Clare Herbert has an excellent post that delineates the unintended negative consequences of international volunteerism/voluntourism. I would like to build on it in a slightly different direction—by looking at how we can go wrong, perhaps we can then identify how to get it right.
Is there a recipe for effective volunteerism? I think so, more or less. In other words, volunteers can make a positive difference if they meet certain criteria.
Is this generally achieved? Certainly not. But that doesn’t mean we can’t strive for it. In particular, I want to look at an increasingly large volunteer demographic—students—to see how they are measuring up.
Good Intentions Gone Wrong
We all understand the individual benefits of volunteering. However, as Clare pointed out, we must be conscious of our true motives and the real consequence of our actions—see Ivan Illich’s now classic speech called “To Hell with Good Intentions.” When too much attention revolves around a volunteer’s experience and growth, too little centers upon their effects on the target community.
A volunteer's ability to make smart decisions on the ground is a product of his or her past experiences and prior knowledge base. However, the average volunteer receives little preparation before undertaking service. We could brainstorm many volunteering-gone-wrong scenarios that result from inappropriate training, unperceived community needs, exploitation…and the list unfortunately goes on.
Getting It Right
But if we can identify most of the things that can go wrong, can we then determine how to fix them? In the end, can a volunteer be a serious and effective actor in the development community?
I think the answer is yes, keeping in mind that effectiveness is difficult to measure even with professional projects (take the ongoing Millennium Village Project debate for example).
However that “ yes” is subject to a huge, resounding IF. Yes, a volunteer can be effective, IF said volunteer:
(a) acquires or already has appropriate training/preparation/skills beforehand,
(b) addresses a need that cannot already be met in a sustainable way,
(c) has a solid plan of action with a local connection/partnership, and
(d) works for an extended period of time, unless (b) can be accomplished in a short time.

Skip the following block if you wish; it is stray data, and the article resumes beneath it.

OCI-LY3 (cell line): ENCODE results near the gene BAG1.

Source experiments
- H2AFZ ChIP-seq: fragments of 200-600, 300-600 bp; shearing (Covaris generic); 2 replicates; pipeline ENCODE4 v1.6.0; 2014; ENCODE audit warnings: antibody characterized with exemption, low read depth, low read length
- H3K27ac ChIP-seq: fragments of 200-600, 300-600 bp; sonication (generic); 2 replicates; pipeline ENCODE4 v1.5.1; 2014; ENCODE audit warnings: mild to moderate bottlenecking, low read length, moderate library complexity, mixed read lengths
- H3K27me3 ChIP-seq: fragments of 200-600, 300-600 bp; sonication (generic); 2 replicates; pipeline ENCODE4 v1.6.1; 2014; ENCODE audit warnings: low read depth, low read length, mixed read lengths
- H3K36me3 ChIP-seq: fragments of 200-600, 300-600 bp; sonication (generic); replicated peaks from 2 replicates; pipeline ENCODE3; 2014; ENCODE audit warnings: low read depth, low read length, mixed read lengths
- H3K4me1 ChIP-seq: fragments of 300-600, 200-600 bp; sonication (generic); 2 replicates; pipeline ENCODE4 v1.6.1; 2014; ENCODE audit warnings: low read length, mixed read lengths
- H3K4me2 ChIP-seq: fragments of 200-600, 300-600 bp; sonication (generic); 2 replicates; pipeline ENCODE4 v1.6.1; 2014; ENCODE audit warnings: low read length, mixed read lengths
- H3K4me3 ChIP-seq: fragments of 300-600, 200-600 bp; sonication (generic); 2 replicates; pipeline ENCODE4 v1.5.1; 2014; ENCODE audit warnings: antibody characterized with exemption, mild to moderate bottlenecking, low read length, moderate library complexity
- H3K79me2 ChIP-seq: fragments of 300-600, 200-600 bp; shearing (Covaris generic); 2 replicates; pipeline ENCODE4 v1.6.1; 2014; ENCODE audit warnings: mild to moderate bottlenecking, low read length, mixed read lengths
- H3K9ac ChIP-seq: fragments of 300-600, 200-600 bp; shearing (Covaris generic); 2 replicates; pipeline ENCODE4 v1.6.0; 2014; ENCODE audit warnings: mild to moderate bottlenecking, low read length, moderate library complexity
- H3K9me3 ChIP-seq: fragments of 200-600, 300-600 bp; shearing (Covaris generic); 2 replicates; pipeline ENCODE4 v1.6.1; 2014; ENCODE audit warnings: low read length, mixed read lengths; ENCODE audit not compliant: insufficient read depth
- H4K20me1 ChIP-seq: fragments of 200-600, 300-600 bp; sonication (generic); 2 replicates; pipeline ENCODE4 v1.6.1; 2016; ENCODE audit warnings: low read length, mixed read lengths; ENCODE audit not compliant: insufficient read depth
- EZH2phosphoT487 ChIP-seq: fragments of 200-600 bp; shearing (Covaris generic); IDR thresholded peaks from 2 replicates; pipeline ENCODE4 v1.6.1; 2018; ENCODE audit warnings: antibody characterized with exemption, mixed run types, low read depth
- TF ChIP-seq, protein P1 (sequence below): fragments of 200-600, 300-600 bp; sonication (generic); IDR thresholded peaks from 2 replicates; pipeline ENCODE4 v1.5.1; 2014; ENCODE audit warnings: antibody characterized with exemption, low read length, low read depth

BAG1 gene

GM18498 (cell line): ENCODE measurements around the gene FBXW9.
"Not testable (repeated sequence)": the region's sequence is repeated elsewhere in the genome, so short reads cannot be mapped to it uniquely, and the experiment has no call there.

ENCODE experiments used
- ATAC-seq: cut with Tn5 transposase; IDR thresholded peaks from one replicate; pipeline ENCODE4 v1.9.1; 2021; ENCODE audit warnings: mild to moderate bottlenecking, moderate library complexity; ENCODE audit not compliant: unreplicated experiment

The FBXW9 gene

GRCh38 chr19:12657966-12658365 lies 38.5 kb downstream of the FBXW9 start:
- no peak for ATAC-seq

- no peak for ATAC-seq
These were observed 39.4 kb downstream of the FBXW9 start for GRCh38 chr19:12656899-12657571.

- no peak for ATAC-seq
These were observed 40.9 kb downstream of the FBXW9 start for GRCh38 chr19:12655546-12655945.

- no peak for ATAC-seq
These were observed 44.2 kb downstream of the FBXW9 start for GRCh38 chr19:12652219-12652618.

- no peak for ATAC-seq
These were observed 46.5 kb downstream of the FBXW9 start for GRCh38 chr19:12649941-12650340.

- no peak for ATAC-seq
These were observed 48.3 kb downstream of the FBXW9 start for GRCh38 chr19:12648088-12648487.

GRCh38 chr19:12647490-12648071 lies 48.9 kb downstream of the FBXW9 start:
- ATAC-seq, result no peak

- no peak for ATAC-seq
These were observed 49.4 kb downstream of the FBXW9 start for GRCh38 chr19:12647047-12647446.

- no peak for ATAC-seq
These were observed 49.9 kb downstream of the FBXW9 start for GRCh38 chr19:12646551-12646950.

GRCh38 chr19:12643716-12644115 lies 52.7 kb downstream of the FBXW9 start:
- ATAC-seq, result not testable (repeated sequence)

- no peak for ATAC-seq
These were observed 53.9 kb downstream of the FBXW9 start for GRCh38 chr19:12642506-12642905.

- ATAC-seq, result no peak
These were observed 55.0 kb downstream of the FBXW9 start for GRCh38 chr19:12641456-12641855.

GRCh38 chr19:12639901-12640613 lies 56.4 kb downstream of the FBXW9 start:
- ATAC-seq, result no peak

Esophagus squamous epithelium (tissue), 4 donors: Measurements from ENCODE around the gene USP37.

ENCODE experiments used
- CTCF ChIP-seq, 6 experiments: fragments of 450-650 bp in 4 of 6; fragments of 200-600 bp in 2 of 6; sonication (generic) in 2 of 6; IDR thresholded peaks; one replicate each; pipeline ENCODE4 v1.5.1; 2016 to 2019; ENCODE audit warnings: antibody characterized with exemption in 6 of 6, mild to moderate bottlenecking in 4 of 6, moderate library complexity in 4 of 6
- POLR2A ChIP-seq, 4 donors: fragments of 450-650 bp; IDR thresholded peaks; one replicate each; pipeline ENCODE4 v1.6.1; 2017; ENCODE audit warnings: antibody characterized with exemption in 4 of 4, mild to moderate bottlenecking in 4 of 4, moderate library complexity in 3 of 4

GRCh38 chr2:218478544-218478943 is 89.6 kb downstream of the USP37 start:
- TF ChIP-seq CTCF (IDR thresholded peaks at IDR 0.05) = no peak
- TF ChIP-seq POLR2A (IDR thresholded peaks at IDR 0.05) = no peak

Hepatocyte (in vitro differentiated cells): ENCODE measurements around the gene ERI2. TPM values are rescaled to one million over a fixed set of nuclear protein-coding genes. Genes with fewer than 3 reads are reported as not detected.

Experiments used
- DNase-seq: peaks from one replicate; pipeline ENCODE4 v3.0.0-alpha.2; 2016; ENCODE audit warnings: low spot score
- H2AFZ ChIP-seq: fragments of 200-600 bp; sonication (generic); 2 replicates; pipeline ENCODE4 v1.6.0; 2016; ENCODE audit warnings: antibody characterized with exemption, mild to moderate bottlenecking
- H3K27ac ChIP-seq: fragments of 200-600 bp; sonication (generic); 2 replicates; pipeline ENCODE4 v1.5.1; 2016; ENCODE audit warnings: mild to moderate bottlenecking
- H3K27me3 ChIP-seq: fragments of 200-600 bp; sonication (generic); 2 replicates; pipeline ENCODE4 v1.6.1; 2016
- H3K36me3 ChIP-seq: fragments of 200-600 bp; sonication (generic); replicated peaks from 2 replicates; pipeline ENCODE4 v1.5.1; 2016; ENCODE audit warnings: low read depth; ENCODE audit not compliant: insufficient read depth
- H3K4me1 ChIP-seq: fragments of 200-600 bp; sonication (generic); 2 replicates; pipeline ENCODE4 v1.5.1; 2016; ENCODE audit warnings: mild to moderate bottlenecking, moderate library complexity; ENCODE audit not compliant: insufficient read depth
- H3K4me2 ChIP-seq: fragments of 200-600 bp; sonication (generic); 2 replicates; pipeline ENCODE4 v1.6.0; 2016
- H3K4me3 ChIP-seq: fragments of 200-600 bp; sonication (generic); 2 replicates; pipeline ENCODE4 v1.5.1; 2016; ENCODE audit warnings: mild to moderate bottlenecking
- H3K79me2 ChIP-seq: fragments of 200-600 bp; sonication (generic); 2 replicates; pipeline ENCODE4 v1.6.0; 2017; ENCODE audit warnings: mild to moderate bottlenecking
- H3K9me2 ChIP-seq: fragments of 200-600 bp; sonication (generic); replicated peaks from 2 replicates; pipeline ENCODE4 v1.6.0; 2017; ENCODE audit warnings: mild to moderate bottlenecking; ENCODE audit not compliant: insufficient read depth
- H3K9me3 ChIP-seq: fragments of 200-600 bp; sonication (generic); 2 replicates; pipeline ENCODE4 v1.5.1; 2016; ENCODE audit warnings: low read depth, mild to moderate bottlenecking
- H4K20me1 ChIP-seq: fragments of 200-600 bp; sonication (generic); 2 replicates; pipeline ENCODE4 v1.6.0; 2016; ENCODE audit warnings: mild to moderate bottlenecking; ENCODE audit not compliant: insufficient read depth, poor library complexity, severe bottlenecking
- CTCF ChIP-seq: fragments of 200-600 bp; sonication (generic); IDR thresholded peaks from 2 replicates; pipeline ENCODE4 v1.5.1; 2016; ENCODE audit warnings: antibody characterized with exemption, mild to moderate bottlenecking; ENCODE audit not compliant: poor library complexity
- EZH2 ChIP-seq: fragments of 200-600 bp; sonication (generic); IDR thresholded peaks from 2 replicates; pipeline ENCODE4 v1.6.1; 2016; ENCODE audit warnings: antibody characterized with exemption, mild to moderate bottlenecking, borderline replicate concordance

These criteria aren’t full proof—they’re just a general starting point and there’s room for leeway. For example, sufficient training can be interpreted differently and requires costs to implement. Applying volunteers’ skills in a practical way varies contextually, but adequate preparation can ensure that projects have positive impacts and volunteers understand both the concept as a whole and nuances of the process. If so, we can avoid many of the problems attached to irresponsible volunteering.
What would you add, subtract, or build on to make these guidelines better? Are they realistic or too costly to implement? Could costs be lowered by organizations that provide free resources and trainings? And what about the practical element—since many volunteers/programs don’t currently do this, what are the chances that they would change their practices in the future?
Lots of Good Intentions
The bottom line of all this is simply that, by anticipating and counterbalancing costs, volunteers have the ability to create a positive, sustainable impact. And participation in the activity itself fosters a sense of responsible service and global awareness that can last a lifetime and spillover to others.
So why did I want to look at students? Because, despite many failures, I’ve also seen great examples of how they actually get it right.
Now more than ever students, especially from the US, are traveling abroad to volunteer. The Washington University Center for Social Development reports that, after a 2008 survey of 60,000 American households, the majority of international volunteers fall into the age range of 15 to 24.
Since students are already shelling out big sums of money for traditional study abroad programs, opting for volunteering instead can be a better use of those funds. However, if more student volunteers are traveling abroad, this means the potential positive or negative ramifications from their activities are growing as well.
I’m heading to the third annual Clinton Global Initiative University conference this weekend, which demonstrates successful examples of what students can accomplish both on micro and macro levels, at home and abroad. It promises to be an energizing weekend and hopefully I will soon have some recent examples of what student volunteers are up to.
In the meantime, I’d love to hear how (or if) you think we can make volunteers count. Let’s build off of volunteerism critiques to see how we can improve.